When I record noise in a coffee shop, I'm using a technique that many other people have used, yes. However, I'm the only one sitting in that exact position, using that exact microphone, with those exact people around me talking about those specific things at that specific moment in time. So the sound I record is not derivative. It's special. It's unique. No-one else has recorded that sound. No-one else accidentally spilled his coffee halfway through the recording and mumbled "ah sh" in my voice.

If you want to be black and white, yes all art is derivative. No-one has ever created anything purely original ever. In the whole world and the entirety of time. But that misses the point. My personality, wide ranging influences, strange thoughts, ideas and mistakes are in that recording.

Also, good artists copy, great artists steal. Every time I show new tracks to my friends I try to ask who they think the influences were. It's a really fun game because 90% of the time it shows me more about their taste in music than mine.

------

WRT Copyright law.

I can only speak for the UK here, but we are one of the biggest exporters of music in the world. We export more of our music than most other nations. That's not evidence of a system that is stifling creativity. Far from it!

PRS For Music pays out around £700 million to UK rights holders annually. And that's just one part of the music industry!

This stuff about exclusive licenses also isn't really a problem. All those Beastie Boys, Eminem and Will Smith tracks will have cleared the Led Zeppelin sample (mentioned in Part 1), negotiating a share of the royalty with the original rightsholders. I know this because I used to look at these royalty shares every day in PRS systems (used to work there).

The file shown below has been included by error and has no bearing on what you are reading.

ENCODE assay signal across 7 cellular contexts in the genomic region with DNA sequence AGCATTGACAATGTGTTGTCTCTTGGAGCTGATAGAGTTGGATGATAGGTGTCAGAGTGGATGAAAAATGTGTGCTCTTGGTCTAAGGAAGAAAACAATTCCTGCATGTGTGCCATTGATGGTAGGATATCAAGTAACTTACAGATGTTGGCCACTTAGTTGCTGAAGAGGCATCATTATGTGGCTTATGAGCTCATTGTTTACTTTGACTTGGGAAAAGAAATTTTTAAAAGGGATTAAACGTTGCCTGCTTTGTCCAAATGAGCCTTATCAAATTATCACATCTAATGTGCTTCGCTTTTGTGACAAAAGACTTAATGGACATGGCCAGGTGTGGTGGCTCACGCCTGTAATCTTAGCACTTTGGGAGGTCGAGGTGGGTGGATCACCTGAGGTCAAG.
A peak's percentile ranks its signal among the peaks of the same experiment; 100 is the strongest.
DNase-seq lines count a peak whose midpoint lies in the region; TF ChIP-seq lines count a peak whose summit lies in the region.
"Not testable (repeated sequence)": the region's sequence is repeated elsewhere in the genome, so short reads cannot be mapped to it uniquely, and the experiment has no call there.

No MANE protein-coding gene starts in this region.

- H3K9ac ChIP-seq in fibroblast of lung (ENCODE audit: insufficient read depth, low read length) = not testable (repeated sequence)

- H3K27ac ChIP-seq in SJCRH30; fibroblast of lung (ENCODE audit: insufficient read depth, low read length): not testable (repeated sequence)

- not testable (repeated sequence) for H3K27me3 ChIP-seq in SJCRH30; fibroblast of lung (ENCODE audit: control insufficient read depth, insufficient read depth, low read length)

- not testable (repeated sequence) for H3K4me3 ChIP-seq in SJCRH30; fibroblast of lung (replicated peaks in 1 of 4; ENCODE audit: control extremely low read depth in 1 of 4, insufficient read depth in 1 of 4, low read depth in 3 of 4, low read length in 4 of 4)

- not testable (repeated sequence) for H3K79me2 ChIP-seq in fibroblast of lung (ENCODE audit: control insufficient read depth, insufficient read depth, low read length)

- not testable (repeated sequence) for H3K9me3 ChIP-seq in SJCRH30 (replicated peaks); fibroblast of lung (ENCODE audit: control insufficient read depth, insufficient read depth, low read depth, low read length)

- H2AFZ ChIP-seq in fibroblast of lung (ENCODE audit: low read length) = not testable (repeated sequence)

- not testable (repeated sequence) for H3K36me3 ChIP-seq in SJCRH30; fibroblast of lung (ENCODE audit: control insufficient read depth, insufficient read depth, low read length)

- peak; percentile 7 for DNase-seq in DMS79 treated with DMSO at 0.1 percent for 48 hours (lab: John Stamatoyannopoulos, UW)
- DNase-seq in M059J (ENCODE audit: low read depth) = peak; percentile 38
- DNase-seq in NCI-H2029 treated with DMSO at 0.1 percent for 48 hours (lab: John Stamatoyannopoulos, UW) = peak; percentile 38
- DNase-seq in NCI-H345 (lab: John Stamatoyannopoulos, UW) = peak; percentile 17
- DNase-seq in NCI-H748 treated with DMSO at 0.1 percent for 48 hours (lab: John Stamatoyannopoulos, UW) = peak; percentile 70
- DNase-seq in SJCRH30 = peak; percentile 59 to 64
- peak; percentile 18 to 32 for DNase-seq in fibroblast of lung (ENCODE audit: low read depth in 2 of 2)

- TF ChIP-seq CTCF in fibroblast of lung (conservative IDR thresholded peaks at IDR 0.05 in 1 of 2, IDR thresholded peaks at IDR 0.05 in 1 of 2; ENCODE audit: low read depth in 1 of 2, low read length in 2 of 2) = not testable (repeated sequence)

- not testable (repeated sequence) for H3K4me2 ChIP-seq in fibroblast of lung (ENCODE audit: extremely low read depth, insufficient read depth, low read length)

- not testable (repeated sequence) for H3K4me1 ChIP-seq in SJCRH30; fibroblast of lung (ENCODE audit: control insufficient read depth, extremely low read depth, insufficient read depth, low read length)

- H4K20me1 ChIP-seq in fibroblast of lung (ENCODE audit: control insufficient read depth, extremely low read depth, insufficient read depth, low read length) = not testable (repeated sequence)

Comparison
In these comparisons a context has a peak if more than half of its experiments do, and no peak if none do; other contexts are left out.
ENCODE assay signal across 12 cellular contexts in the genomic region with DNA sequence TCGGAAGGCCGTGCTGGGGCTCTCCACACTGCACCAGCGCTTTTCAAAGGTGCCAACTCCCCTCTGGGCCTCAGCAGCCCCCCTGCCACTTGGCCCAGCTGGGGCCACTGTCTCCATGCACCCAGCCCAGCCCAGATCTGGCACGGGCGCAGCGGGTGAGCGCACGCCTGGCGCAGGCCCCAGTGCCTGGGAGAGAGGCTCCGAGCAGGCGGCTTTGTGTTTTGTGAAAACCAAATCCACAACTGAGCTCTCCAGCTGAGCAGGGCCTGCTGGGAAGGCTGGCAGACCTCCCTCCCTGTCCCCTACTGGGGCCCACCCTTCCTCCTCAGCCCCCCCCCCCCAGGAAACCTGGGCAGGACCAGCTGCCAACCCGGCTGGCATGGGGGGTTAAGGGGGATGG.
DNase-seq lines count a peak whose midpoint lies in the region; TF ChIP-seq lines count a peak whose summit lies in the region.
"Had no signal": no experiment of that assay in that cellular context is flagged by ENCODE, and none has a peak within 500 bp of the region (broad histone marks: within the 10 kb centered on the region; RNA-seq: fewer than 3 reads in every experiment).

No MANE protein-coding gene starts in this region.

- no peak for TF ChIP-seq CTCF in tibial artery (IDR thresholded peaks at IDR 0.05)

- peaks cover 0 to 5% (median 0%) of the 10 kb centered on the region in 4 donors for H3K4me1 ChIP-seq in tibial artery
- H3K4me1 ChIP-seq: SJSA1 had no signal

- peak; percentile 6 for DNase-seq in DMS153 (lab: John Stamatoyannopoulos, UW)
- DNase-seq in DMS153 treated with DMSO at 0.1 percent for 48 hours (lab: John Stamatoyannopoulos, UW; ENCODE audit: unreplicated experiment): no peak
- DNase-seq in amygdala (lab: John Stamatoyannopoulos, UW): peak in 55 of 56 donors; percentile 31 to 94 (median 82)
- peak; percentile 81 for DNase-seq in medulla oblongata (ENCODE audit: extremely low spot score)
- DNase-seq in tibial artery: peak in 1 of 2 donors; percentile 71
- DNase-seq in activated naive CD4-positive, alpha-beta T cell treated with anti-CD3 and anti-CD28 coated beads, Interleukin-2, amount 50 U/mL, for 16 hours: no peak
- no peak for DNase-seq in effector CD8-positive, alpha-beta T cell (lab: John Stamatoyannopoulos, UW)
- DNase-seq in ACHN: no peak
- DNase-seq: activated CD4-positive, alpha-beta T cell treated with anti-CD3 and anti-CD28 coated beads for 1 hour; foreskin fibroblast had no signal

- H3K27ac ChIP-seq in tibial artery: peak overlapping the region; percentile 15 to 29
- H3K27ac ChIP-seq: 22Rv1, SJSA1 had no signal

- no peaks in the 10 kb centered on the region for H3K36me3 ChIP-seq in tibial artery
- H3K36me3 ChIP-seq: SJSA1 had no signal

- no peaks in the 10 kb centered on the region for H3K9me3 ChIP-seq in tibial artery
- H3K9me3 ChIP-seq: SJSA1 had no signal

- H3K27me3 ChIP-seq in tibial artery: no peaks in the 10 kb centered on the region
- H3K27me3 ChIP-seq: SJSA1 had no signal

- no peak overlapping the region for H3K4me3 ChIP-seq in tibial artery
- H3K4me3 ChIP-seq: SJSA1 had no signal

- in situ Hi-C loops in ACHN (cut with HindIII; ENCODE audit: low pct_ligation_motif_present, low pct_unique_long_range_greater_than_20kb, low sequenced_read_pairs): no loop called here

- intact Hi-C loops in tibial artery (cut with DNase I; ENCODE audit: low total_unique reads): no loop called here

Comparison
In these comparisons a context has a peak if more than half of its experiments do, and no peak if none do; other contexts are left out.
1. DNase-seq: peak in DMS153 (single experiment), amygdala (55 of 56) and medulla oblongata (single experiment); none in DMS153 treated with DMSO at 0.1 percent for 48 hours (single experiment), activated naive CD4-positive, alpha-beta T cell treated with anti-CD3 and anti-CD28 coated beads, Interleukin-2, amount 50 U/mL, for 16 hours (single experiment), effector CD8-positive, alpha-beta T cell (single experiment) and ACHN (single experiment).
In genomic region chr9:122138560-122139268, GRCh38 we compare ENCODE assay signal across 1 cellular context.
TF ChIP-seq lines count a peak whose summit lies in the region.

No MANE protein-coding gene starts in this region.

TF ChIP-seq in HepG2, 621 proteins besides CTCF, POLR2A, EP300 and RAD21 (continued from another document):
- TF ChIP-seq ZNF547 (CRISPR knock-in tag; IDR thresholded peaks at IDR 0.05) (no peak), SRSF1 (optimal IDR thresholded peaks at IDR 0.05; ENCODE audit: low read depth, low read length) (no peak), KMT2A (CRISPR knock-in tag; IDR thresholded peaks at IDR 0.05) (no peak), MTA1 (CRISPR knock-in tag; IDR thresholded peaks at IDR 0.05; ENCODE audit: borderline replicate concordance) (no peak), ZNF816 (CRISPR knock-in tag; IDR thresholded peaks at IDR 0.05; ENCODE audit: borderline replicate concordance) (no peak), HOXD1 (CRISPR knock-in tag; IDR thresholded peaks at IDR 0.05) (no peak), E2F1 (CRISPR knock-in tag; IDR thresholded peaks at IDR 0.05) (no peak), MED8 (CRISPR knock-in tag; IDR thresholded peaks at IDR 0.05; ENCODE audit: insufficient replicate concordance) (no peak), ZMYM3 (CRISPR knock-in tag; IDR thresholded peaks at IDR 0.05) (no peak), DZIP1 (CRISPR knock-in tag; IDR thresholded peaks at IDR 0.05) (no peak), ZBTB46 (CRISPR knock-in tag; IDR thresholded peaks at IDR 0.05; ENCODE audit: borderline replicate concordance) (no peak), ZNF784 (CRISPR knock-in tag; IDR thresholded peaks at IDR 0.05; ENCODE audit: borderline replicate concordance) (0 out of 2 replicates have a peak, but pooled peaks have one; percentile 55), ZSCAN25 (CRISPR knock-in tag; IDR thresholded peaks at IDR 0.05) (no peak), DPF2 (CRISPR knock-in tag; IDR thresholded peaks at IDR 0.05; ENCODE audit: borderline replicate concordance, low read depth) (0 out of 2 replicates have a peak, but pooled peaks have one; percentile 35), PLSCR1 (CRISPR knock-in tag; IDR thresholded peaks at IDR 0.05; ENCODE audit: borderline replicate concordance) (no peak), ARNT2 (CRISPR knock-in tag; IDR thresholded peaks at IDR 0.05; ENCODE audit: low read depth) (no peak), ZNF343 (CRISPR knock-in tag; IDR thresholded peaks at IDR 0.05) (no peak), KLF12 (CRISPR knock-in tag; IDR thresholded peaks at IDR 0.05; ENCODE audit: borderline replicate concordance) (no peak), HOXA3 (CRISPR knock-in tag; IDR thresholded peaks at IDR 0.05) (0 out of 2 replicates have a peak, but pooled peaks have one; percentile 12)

Sure, if you want to use a sample from a popular song in your work, you have to do a bit of extra work and maybe sacrifice a bit of cash. Hell, maybe you can't actually clear it and need to replace that sample.

But you're trying to use someone else's work directly, and without modification, so they should be fairly paid for that. You could have created your own element to fit in that space, but you didn't.

Sampling actually has an interesting loophole BTW. If the sample is modified beyond recognition, it is considered a new work and doesn't need to be cleared/attributed.

Finally, just for the sake of clarity, the stuff he was talking about wrt Led Zeppelin stealing from other artists actually sits in the area known as Arrangements. These are a whole weird grey area, which is why people go through through lengthy court battles.


> Woah, hang on there buddy. Without the artistic contribution you wouldn’t have the shared experience or history.

That's just nonsense. Sure you would still have shared experience and history: not all experiences are manufactured, and not all manufactured experiences are owned, and not all art is made for profit.

Even without any copyright at all and without any incentive to produce art at all, people would still produce art, because it's fun, and perhaps for other reasons. By number, most musicians are hobbyists and never get paid a dime; lots of people make and play music just as social thing and as part of growing up. The idea that music needs to be a job, and beyond that a job beyond the actual performing art itself is clearly incorrect: evidence: every single human culture in history, which have all made art and music, well before copyright was ever a thing. Even today, despite the huge hurdle that copyright poses, communites create pretty impressive stuff even though their members never even consider the fact that some of their contributions are potentially copyrightable, and the fact that it's hopeless to figure out who owns what in a process like that.

If you think that the only shared experiences worth having are those intentionally created by people being paid, you have a really, really distorted view of humanity. Have you never just had fun with a bunch of friends or family, and created something in the process? Seriously??

> > Don't forget that the aim is to help society, not to reward artists.

> Errrrrrr. What? No. Copyright law is designed to protect the rightsholders first of all.